More investors expected to cash out amid record-high home prices

Many new private condominium projects are due to be completed this year, and some analysts expect more investors who have bought these units to start selling them, as private home prices are at an all-time high.

Property consultancy Colliers International adds that it is probably a good idea to do so sooner rather than later.

Home prices have been climbing in recent years.

For example, those who have bought units at Ascentia Sky when it was launched some four years ago are sitting on healthy gains.

Located along Alexandra Road, the units were going at an average of S$1,300 per square foot then.

Now, transacted prices in the area have gone up to about S$1,700 psf, partly lifted by benchmark prices set by Echelon, a new project nearby.

Nicholas Mak, executive director of SLP International Property Consultants, said:
“Based on latest statistics, there are about 60 newly completed projects in the first quarter of this year.

“Some of these projects that are completed this year were launched for sale three years ago before some of the more severe cooling measures were implemented.

“Hence, the owners who bought some of these strata-titled units three years ago can still sell them and they are not subjected to sellers’ stamp duty.”

Analysts say newly completed projects are sought after by buyers who want to move into a brand new home or rent the unit out quickly.

But they warn it could now take longer to sell as potential buyers are likely to be more cautious.

That’s because some may be affected by cooling measures, including the Additional Buyer Stamp Duty (ABSD), while others could opt to buy directly from developers which offer attractive discounts.

In addition, those who buy a newly completed project will not be able to enjoy progressive payment scheme offered at new launches.

So they will be required to service mortgage on the full loan amount after the purchase.

But analysts say investors should beware of potential headwinds.

Colliers International’s director (research & advisory), Chia Siew Chuin, said: “At this point in time, URA’s price index shows that prices are at an all-time high, so it is an opportunity for investors to cash out at today’s level rather than to wait for future price appreciation.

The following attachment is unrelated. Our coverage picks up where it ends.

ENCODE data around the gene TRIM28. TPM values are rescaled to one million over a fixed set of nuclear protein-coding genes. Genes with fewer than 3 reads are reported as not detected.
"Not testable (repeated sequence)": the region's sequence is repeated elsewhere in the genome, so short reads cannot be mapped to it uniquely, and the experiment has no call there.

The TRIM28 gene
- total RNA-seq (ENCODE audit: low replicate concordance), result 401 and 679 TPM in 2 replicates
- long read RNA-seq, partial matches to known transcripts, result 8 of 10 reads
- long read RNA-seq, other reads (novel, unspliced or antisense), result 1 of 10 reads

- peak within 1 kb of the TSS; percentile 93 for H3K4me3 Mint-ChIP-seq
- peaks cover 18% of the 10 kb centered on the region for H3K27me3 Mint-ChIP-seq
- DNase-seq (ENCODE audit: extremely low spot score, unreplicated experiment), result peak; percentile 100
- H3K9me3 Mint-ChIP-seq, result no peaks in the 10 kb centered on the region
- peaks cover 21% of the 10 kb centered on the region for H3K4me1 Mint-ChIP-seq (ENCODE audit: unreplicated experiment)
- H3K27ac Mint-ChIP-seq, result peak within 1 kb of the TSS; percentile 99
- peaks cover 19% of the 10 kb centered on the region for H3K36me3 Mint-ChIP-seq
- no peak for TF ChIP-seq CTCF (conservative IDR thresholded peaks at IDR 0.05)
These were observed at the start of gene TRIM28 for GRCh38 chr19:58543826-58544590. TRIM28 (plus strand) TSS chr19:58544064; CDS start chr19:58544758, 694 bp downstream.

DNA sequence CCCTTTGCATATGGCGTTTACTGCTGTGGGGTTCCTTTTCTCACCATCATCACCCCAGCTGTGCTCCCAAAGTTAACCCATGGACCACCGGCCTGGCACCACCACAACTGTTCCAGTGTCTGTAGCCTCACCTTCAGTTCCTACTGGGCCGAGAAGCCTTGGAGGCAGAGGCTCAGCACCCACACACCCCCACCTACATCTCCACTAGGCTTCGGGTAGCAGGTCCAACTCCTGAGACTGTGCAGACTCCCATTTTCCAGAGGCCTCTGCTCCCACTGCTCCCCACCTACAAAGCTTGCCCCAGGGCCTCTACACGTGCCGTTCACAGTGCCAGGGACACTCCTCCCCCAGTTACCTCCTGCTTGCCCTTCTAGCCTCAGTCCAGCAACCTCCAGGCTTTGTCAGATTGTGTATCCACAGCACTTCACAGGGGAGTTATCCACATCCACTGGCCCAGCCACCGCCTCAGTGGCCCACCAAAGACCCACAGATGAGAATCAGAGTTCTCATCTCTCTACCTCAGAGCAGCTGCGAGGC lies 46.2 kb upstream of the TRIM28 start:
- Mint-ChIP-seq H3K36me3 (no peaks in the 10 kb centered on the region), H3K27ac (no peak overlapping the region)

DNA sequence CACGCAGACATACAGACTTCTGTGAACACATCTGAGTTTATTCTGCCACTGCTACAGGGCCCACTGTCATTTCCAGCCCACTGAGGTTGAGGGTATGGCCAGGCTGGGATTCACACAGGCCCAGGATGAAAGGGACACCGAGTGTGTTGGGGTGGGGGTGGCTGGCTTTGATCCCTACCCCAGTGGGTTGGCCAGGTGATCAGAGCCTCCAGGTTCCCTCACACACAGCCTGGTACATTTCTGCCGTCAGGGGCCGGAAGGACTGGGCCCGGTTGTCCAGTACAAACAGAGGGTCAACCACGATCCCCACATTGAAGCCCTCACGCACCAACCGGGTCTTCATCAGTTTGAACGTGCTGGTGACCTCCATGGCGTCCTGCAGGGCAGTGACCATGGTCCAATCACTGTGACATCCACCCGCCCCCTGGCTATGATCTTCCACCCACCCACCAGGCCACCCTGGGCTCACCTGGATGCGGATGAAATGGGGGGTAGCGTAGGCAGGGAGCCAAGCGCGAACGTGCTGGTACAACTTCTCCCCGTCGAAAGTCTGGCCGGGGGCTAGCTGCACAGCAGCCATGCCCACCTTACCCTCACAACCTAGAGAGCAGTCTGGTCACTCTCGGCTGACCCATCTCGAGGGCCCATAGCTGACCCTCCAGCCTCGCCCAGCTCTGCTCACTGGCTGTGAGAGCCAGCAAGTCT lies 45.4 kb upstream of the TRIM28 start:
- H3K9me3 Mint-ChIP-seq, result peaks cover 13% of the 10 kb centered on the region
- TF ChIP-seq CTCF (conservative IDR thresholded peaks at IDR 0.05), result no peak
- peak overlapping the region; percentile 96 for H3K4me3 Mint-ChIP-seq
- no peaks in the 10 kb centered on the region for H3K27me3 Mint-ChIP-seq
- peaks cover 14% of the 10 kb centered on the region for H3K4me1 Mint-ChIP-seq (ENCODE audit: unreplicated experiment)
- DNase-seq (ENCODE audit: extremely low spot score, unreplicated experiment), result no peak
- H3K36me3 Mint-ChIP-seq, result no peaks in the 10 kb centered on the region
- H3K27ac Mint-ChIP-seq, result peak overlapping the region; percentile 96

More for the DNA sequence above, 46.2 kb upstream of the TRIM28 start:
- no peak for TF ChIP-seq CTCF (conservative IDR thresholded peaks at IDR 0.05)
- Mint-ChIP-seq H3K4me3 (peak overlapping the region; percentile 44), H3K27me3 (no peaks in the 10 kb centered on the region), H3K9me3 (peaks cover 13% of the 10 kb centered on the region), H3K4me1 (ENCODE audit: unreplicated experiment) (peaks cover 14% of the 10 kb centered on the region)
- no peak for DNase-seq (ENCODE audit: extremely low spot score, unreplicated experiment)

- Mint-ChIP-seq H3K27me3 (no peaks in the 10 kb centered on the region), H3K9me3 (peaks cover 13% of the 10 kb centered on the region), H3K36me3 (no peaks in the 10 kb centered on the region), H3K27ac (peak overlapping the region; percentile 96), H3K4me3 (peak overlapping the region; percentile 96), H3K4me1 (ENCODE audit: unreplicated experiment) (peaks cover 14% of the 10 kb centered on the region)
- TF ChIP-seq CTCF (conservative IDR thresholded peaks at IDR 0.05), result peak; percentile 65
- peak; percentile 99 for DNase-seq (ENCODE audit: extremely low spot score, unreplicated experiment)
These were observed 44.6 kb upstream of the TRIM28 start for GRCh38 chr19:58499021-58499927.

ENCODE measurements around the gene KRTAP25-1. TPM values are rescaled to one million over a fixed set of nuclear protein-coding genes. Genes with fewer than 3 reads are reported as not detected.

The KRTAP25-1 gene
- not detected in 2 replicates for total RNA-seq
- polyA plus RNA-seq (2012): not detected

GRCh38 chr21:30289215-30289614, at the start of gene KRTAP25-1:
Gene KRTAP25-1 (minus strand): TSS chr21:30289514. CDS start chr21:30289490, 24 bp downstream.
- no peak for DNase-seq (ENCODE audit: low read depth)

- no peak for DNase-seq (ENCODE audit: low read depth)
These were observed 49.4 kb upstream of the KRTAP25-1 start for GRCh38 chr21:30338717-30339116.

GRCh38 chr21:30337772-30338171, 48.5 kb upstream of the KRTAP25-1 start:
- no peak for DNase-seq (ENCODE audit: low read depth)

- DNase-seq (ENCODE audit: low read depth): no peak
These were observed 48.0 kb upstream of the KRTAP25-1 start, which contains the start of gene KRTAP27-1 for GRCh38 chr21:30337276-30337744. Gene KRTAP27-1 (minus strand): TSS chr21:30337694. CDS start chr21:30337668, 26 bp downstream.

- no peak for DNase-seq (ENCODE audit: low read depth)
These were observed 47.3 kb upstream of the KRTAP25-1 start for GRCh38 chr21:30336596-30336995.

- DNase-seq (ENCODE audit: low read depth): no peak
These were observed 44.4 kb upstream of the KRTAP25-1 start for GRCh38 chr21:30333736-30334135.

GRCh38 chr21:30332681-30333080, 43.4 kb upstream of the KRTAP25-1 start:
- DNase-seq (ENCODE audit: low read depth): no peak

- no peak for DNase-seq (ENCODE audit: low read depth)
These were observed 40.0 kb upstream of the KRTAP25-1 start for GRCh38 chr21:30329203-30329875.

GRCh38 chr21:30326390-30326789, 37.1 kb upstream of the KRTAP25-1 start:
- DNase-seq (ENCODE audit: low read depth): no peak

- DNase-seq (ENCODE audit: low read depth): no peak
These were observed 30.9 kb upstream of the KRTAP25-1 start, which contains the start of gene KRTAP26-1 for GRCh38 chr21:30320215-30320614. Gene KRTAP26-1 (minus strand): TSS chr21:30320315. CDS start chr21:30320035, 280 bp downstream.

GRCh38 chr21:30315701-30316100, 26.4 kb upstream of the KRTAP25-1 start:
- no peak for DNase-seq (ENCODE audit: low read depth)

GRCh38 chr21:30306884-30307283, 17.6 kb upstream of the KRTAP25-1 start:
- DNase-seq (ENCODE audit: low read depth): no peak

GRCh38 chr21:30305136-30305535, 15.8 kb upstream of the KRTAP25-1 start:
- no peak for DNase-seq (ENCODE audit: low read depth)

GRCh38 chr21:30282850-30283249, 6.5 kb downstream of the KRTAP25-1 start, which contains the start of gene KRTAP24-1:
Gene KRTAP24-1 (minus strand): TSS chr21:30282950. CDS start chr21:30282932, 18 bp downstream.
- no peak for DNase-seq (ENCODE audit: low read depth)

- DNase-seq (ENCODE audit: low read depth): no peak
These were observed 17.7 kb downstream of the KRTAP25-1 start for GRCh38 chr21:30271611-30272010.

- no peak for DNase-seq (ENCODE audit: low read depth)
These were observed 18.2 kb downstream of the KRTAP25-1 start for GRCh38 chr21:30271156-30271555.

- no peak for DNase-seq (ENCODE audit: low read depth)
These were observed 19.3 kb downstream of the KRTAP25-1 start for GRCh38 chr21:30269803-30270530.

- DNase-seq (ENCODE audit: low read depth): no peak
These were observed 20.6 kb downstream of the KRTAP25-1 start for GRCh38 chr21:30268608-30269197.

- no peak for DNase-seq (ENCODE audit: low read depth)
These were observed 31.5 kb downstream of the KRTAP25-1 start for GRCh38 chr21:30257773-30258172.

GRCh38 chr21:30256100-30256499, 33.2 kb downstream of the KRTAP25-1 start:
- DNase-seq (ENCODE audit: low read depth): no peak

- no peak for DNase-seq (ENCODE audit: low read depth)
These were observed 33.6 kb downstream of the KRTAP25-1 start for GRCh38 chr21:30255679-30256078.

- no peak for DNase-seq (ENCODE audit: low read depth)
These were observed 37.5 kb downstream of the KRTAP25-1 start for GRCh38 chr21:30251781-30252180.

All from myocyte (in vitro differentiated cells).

“In addition, if we were to look at the possibility of the US Federal Reserve upping the interest rates as a result of the cut-back on the monetary stimulus, then that would mean that there could be some bearing on liquidity and in turn possibly a reduced affordability going forward.”

Recently, a Barclays report warned that home prices in Singapore could fall by up to 23 percent if mortgage rates increase by 2 percent (200 basis points) within a short period, assuming all things remain constant.

And it could be worse if this coincides with a bumper supply of public and private housing.

Barclays said total housing supply could reach 30,000-40,000 units per year over next three years, and that’s significantly above the historical average annual supply of 12,300, according to its estimates based on published data by the Housing & Development Board (HDB) and Urban Redevelopment Authority (URA).

While some of the supply could be absorbed by pent-up demand following prior years of undersupply, Barclays said vacancies could rise, rents could fall and prices could fall faster should there be a squeeze from higher mortgage rates.

It added that drastic price collapses could be mitigated if there were a more gradual increase in interest rates, accompanied by income growth, some expansion of the mortgage-servicing ratio and given more prudent owners and investors who have been taking a longer-term view after seven rounds of measures since September 2009.

SLP International Property Consultants says that since the Asian financial crisis, a property up-cycle lasts no more than five years.

Singapore’s property market is now in the fourth year of growth, largely supported by high liquidity and low interest rates, and SLP says a correction could happen in the next one to two years, especially if macroeconomic conditions sour.

Source : Channel NewsAsia – 2 July 2013